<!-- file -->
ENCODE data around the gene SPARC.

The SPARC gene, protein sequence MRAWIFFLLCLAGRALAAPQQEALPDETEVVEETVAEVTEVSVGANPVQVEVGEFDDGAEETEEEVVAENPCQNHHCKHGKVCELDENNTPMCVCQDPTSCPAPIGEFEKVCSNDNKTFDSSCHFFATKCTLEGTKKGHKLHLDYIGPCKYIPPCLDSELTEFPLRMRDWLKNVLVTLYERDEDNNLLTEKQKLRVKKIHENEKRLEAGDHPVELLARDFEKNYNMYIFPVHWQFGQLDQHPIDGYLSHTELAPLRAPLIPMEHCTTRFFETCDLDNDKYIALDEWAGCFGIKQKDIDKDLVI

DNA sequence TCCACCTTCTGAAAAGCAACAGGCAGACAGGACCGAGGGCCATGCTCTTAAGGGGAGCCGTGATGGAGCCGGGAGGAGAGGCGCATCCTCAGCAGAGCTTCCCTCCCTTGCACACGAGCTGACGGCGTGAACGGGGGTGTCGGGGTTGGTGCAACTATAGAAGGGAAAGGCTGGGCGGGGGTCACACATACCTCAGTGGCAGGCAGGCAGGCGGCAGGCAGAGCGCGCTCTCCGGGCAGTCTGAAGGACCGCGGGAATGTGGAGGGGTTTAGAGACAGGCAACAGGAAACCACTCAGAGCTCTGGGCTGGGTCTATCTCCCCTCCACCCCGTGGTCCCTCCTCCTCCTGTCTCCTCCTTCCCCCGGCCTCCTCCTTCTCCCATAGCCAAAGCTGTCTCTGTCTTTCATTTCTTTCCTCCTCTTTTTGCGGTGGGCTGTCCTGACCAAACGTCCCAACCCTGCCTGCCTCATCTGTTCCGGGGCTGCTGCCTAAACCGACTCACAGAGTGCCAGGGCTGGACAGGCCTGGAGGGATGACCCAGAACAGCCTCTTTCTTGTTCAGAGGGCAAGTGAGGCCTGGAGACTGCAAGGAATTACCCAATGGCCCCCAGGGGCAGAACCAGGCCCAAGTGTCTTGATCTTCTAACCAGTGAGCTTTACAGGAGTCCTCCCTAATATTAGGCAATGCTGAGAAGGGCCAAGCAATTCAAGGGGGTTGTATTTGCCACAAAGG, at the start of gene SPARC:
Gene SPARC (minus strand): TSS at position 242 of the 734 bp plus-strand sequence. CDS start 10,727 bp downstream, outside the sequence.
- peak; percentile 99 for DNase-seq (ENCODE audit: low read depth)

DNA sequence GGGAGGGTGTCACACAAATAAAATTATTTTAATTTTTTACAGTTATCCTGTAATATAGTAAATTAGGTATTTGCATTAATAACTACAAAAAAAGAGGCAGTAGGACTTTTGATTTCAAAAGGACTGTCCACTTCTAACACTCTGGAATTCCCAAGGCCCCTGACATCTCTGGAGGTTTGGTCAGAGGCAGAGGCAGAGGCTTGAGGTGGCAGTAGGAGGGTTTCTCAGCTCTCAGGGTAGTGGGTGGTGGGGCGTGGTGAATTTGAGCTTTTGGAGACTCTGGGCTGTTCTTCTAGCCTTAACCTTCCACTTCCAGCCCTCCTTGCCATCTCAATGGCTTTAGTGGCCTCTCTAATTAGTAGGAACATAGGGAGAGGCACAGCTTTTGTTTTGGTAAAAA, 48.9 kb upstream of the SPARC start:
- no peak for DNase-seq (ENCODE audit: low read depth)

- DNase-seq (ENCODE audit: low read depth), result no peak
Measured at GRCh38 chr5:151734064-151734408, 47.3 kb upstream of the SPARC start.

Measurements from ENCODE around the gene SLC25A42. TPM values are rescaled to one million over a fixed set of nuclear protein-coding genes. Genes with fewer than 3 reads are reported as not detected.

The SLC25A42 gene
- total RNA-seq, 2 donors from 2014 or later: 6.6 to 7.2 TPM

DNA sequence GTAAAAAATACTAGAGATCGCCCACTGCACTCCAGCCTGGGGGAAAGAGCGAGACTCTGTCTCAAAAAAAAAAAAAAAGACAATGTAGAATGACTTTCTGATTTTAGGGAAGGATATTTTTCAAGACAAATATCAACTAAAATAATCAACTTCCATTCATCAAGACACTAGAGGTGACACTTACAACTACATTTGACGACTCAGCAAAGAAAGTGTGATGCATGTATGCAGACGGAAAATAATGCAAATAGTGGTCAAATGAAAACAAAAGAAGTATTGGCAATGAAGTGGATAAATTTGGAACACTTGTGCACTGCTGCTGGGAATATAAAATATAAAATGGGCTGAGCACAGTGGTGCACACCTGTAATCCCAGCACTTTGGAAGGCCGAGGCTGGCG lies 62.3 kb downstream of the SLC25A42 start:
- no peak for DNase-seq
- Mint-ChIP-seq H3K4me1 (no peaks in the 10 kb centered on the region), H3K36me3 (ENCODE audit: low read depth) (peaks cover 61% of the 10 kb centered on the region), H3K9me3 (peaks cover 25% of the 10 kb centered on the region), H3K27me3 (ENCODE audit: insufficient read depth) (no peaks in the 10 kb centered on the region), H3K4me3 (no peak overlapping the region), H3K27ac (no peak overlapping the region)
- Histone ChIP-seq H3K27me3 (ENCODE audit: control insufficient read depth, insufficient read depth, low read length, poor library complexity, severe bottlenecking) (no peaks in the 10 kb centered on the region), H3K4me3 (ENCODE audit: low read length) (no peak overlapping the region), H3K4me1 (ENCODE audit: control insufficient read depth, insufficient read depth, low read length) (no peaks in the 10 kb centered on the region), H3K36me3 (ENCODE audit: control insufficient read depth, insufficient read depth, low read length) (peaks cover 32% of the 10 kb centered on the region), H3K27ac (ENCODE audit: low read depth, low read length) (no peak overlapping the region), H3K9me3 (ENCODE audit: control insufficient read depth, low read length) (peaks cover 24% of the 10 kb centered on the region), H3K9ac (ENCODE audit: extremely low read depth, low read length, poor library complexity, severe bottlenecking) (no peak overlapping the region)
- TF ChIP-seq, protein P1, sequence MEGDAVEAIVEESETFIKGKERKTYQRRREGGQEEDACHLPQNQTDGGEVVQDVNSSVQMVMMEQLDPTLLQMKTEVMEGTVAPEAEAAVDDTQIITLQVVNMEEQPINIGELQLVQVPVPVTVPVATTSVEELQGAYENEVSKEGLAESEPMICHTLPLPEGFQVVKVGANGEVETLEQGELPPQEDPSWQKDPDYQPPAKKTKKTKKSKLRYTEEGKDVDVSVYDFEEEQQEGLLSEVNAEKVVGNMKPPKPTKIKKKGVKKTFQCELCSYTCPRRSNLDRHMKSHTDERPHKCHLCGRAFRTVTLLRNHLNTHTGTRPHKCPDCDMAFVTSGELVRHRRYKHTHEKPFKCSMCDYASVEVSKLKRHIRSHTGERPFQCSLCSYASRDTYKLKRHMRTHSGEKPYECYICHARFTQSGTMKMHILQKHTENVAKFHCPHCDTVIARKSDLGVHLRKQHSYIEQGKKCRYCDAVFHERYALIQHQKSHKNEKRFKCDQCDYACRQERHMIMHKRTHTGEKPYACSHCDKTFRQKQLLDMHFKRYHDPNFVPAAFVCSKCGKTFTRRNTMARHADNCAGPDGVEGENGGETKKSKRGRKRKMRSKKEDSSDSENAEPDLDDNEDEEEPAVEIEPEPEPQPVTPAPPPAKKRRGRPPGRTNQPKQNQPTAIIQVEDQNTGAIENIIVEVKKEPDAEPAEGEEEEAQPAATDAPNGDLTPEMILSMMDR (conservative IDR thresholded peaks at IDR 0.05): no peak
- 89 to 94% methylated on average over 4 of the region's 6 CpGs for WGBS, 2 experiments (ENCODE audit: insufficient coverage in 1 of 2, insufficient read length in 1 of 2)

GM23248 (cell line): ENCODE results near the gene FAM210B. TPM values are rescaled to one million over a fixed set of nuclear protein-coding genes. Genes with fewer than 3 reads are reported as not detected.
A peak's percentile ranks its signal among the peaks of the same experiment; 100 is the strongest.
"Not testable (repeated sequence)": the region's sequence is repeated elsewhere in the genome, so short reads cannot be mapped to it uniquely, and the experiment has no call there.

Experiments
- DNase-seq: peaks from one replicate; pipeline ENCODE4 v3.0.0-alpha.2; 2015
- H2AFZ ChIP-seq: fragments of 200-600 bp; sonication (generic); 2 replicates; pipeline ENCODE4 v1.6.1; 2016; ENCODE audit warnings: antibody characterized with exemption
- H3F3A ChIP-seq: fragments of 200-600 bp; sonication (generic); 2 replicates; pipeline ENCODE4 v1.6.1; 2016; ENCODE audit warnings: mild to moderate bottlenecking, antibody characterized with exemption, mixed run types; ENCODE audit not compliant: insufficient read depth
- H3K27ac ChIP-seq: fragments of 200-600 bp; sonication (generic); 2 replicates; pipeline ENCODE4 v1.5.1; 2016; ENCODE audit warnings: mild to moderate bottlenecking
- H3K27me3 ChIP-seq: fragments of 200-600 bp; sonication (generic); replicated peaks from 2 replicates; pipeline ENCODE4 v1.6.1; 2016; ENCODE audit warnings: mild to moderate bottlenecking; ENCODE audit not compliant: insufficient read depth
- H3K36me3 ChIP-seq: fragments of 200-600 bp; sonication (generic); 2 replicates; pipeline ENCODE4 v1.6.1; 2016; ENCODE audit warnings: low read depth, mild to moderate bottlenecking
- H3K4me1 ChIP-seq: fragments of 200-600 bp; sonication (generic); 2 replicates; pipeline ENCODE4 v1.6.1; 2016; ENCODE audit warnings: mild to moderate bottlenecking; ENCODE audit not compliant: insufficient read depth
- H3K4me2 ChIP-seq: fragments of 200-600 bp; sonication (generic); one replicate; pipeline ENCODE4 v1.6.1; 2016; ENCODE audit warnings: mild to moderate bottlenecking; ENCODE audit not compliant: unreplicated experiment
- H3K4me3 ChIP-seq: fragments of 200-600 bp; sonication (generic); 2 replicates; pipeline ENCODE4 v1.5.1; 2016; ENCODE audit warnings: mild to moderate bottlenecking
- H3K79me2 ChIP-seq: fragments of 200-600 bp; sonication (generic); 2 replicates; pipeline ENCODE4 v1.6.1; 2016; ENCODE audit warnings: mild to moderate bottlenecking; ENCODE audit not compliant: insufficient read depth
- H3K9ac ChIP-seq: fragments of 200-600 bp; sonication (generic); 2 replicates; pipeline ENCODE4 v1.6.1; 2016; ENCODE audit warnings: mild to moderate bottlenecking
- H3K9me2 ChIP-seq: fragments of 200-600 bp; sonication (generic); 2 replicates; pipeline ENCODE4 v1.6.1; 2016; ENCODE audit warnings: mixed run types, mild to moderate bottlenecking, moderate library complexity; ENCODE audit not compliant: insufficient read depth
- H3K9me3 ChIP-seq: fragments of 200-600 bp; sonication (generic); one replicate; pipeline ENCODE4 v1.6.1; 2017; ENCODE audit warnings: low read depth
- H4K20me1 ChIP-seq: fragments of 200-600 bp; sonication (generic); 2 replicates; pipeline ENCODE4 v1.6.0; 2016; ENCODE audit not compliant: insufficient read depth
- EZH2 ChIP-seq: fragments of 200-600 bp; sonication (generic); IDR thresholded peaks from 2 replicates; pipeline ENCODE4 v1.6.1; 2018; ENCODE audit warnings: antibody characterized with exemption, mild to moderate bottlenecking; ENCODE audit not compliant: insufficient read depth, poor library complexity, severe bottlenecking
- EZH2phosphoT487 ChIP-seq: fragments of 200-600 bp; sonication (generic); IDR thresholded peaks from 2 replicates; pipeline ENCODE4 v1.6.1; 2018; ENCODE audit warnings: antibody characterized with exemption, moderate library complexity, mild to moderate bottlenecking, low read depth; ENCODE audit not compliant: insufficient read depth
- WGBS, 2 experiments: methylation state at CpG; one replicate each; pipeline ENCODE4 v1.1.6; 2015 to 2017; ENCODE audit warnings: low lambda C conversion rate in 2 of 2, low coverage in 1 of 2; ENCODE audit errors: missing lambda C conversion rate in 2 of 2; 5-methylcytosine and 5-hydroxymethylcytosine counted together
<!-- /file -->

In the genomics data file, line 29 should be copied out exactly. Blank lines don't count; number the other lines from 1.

- H3K4me1 ChIP-seq: fragments of 200-600 bp; sonication (generic); 2 replicates; pipeline ENCODE4 v1.6.1; 2016; ENCODE audit warnings: mild to moderate bottlenecking; ENCODE audit not compliant: insufficient read depth